In Depth

How will a no-deal Brexit affect travelling Brits?

UK citizens face delays because of longer immigration checks at EU border posts

Newly released government documents outlining what could happen in the event of a no-deal Brexit have warned of major travel disruption between the UK and EU countries.

The five-page dossier outlining “reasonable worst-case planning assumptions” under Operation Yellowhammer – the government’s no-deal plan – says UK citizens travelling to and from the EU “may be subject to increased immigration checks at EU border posts”, Metro reports.

“Dependent on the plans EU member states put in place to cope with these increased immigration checks, it is likely that delays will occur for UK arrivals and departures at EU airports and ports” it says, warning there could also be passenger delays at St Pancras, Cheriton (Channel Tunnel) and Dover “where juxtaposed controls are in place”.

“This could cause some disruption on transport services,” the document adds, advising that travellers may have to use alternative routes to complete their journey.

Here are some of the important transport issues if we crash out with no-deal.

Will flights be cancelled?

Much of the talk around no-deal Brexit has focused on flights to and from the UK after Britain potentially crashes out.

The Department for Transport insists “if there is no EU Exit deal, flights should continue as today”, although it does advise passengers to check online for the latest travel information and scheduled services from airlines before they leave for the airport.

The European Union has also issued guidance, saying it intends to allow flights from the UK into its airspace. However, it was quick to clarify that this would only extend to “basic connectivity”, meaning “Britain’s exodus from the EU’s Single European Sky initiative could have knock-on implications for air traffic management, significantly affecting airport runway capacities”, says CNN Travel.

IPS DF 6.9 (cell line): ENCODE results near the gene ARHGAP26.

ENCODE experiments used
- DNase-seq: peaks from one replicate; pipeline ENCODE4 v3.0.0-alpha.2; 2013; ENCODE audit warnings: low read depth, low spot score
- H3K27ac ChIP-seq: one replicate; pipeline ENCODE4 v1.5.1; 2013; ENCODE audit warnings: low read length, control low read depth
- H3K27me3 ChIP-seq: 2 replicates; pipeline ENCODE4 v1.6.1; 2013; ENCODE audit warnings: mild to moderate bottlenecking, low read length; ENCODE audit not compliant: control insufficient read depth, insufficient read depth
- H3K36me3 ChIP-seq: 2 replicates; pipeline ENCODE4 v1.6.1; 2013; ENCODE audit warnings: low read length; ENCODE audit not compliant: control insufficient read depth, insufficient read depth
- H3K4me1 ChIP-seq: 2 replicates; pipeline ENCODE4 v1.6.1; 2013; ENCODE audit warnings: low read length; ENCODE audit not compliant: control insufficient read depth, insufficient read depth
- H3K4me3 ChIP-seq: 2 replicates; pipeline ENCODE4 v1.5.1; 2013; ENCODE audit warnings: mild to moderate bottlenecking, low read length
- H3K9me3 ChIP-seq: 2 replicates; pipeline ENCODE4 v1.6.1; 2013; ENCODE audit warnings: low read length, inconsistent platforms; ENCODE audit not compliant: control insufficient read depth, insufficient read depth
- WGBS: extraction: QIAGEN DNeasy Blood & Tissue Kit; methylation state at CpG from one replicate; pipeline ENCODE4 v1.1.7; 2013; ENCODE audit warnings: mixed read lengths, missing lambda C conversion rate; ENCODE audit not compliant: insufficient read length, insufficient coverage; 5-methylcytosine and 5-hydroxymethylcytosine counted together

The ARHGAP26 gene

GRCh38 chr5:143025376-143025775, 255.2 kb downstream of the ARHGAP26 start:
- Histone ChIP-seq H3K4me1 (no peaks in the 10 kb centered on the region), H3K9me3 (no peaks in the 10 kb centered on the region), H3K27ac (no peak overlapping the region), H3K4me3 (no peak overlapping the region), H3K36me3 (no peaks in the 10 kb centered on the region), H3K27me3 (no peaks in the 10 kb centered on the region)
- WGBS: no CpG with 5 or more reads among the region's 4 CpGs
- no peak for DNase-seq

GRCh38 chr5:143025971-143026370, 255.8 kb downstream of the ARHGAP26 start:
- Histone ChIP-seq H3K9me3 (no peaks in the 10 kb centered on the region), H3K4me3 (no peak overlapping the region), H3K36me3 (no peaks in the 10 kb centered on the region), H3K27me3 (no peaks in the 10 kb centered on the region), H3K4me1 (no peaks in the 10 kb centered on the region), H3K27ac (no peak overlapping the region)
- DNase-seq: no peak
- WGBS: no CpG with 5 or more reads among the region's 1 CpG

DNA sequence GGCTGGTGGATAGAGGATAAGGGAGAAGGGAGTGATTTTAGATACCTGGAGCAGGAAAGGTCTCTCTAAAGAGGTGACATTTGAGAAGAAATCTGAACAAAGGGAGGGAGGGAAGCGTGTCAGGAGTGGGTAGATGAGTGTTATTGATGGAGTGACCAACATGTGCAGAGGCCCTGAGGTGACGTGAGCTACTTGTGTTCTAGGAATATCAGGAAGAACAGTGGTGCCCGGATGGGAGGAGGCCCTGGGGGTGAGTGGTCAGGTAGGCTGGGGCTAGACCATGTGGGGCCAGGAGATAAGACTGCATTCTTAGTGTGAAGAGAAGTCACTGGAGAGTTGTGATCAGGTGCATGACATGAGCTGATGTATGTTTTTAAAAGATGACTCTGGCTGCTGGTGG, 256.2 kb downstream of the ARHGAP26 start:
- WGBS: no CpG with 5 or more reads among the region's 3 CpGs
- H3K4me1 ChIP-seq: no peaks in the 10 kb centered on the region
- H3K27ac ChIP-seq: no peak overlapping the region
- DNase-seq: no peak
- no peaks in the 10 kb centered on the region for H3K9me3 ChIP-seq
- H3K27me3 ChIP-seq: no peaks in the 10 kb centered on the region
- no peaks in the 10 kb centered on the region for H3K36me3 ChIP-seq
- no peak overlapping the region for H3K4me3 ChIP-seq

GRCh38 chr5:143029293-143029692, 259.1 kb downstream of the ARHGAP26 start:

Some airlines such as Ryanair have sought to pre-empt post-Brexit confusion by setting up UK-based subsidiaries to get separate UK certification needed if Britain leaves with no deal.

Despite the guarantees and precautions, the International Air Transport Association (IATA) said in January that “uncertainty for travelers and airlines” remains, arguing that a no-deal scenario could lead to a cap on flights and higher prices.

Will my passport still be valid?

British passports will continue to be valid from beyond a no-deal Brexit until their expiry date, “but will cease to have any power as European Union travel documents” says The Independent’s chief travel correspondent Simon Calder.

The Home Office has said that, in this case, UK citizens would be “considered a third country national”. That means a check on passport validity “with a hidden danger for travellers whose passports expire soon”, says Calder.